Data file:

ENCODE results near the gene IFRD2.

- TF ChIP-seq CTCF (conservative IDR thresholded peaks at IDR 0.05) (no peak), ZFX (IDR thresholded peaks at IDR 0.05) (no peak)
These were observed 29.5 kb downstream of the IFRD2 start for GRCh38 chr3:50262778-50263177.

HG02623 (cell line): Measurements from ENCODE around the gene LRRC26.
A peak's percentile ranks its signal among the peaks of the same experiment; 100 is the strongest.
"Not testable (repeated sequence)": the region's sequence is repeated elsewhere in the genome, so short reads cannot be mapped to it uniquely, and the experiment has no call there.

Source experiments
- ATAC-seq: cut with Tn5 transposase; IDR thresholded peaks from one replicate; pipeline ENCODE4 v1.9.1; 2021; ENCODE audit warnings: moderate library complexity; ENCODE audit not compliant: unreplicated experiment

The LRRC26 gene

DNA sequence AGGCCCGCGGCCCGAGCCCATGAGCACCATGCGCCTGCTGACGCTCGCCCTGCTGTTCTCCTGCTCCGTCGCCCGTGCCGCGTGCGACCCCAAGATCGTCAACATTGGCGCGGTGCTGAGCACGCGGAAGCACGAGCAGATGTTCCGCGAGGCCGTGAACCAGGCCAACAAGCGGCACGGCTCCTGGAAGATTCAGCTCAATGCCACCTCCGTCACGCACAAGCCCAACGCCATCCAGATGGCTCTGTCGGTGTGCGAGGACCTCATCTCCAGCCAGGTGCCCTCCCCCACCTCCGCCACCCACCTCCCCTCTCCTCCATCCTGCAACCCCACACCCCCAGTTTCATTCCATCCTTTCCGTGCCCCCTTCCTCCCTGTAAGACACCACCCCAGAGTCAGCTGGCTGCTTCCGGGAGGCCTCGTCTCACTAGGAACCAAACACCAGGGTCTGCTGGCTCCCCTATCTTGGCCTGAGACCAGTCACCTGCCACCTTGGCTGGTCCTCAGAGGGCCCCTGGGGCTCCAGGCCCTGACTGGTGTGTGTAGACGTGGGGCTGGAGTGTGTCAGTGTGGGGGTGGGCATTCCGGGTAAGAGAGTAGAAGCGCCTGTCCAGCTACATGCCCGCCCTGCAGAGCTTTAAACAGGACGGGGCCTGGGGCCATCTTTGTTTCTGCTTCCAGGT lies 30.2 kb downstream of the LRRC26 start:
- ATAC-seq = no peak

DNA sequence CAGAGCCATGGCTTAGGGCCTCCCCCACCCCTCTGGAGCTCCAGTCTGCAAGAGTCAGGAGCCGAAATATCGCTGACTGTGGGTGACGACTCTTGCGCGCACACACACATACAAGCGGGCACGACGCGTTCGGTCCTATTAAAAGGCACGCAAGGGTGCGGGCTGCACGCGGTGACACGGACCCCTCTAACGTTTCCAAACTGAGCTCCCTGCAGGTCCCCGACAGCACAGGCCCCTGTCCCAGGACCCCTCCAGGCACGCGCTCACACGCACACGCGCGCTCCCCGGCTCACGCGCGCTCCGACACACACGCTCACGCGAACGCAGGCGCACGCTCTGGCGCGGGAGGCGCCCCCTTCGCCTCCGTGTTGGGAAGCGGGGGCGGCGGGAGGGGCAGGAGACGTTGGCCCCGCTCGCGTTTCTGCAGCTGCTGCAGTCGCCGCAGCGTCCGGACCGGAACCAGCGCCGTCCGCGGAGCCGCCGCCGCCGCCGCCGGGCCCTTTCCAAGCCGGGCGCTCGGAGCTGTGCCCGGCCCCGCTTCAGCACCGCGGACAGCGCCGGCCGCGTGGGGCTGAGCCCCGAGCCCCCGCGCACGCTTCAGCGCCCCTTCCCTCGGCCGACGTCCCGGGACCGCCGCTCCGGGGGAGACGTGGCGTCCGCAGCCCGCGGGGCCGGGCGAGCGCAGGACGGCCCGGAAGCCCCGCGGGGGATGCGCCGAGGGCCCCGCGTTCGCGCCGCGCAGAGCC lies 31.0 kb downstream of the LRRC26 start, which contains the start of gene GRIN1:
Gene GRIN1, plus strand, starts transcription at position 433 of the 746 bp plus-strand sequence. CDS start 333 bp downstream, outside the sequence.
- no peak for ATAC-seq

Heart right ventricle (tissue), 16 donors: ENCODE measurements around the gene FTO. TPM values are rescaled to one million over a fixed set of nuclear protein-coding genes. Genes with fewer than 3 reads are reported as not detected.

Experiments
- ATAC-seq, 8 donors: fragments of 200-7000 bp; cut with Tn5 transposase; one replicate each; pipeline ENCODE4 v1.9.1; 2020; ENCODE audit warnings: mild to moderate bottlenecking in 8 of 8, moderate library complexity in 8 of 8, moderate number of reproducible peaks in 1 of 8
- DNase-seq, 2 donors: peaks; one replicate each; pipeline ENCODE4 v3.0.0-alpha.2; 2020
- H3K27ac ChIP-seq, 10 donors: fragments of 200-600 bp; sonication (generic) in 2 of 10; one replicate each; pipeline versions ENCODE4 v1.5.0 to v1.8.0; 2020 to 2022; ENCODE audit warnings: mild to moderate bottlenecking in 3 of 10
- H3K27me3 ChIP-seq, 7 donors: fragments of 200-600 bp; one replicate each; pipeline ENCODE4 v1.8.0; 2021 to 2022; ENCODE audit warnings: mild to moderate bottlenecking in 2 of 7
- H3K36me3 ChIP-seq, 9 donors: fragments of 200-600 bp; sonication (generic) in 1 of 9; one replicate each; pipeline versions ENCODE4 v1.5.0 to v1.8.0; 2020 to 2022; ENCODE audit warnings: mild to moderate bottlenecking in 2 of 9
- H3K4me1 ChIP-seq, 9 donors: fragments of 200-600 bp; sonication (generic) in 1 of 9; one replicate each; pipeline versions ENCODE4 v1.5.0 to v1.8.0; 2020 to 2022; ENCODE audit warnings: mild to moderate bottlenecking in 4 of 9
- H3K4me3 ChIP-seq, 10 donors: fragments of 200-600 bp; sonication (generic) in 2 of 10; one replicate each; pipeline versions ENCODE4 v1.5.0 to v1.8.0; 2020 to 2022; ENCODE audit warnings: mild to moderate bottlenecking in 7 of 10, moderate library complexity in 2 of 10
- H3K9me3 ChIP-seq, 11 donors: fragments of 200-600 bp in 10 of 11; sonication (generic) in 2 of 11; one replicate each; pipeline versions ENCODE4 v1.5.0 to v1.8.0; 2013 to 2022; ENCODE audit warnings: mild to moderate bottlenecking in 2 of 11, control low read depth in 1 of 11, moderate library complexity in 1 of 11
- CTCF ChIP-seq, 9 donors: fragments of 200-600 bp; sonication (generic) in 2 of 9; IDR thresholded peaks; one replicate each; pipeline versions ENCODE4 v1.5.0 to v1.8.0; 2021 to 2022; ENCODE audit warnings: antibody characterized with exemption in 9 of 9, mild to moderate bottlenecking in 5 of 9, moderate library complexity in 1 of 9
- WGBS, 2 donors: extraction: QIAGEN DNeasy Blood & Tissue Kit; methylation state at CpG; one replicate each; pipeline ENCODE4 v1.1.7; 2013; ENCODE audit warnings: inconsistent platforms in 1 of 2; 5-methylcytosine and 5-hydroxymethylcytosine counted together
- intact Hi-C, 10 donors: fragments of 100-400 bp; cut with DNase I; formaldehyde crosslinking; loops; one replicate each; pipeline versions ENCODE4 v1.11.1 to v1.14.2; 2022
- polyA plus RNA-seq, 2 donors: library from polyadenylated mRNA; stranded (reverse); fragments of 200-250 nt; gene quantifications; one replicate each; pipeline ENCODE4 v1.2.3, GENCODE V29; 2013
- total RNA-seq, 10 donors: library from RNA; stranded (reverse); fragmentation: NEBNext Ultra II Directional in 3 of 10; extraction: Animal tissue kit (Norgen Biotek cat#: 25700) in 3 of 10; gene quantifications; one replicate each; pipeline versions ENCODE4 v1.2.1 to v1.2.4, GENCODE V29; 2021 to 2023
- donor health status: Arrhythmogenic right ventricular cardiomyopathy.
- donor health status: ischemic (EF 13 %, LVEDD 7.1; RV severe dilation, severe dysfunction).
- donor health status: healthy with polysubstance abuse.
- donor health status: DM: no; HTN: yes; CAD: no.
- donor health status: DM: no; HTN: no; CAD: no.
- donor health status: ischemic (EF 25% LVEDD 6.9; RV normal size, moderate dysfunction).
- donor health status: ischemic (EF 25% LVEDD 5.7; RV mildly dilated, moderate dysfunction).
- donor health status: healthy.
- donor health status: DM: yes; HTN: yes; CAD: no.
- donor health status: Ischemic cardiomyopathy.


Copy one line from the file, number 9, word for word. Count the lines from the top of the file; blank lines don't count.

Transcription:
The LRRC26 gene